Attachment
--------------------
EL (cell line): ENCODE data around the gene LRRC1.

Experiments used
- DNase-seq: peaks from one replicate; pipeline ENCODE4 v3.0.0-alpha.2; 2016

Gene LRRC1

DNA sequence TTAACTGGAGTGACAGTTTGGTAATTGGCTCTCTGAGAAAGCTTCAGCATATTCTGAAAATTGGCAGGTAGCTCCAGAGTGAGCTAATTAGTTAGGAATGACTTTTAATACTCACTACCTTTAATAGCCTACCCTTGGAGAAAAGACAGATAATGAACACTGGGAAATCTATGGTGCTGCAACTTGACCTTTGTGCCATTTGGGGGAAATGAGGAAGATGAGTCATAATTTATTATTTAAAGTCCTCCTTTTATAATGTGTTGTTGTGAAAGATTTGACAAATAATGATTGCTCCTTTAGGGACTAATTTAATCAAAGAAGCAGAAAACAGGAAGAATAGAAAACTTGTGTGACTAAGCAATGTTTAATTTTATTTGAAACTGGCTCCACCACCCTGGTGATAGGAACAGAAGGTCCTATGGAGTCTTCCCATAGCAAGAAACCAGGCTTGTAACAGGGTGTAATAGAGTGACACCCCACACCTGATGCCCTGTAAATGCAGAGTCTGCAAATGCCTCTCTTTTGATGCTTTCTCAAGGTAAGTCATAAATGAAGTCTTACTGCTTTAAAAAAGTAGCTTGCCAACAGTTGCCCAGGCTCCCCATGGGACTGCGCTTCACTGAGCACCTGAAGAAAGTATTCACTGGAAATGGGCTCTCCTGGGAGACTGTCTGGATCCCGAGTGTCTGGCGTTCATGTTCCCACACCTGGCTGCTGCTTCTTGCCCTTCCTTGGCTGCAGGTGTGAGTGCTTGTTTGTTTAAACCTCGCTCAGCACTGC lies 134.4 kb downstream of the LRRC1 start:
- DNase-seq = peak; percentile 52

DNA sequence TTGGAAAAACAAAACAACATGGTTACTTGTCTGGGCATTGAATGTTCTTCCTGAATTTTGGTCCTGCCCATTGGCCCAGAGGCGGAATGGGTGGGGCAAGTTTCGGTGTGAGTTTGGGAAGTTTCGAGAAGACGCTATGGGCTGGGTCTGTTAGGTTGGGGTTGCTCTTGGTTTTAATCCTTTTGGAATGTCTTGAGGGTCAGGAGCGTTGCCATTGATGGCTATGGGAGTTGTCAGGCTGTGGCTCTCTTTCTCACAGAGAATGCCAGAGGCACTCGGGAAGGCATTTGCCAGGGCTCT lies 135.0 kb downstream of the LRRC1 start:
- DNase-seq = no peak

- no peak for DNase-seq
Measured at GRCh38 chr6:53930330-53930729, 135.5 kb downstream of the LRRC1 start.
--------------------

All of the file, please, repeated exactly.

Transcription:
EL (cell line): ENCODE data around the gene LRRC1.

Experiments used
- DNase-seq: peaks from one replicate; pipeline ENCODE4 v3.0.0-alpha.2; 2016

Gene LRRC1

DNA sequence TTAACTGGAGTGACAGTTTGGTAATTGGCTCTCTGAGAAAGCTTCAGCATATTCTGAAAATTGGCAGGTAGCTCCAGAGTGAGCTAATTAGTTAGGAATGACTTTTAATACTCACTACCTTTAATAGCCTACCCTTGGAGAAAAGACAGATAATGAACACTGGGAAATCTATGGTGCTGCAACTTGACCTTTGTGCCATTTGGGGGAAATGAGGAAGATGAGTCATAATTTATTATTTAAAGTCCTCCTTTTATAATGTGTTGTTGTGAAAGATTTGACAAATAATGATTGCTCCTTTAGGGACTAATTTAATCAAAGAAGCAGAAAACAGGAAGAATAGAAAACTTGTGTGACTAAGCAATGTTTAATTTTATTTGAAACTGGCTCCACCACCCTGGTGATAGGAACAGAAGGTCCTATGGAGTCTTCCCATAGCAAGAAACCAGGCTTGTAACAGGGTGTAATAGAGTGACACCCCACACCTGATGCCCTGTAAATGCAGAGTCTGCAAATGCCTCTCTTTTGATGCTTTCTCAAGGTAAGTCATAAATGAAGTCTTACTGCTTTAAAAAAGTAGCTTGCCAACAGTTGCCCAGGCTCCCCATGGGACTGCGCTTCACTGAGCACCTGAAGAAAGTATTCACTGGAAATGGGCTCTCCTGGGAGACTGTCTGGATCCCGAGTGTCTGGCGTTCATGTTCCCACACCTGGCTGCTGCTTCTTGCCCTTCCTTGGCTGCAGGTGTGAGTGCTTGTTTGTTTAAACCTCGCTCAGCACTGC lies 134.4 kb downstream of the LRRC1 start:
- DNase-seq = peak; percentile 52

DNA sequence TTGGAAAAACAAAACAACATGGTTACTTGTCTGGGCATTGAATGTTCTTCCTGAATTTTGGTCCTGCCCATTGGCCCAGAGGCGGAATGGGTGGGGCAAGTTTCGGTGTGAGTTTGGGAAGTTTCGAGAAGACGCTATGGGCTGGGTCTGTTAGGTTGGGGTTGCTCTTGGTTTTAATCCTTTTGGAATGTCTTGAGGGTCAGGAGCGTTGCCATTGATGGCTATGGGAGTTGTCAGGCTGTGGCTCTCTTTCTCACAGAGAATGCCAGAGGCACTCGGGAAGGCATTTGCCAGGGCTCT lies 135.0 kb downstream of the LRRC1 start:
- DNase-seq = no peak

- no peak for DNase-seq
Measured at GRCh38 chr6:53930330-53930729, 135.5 kb downstream of the LRRC1 start.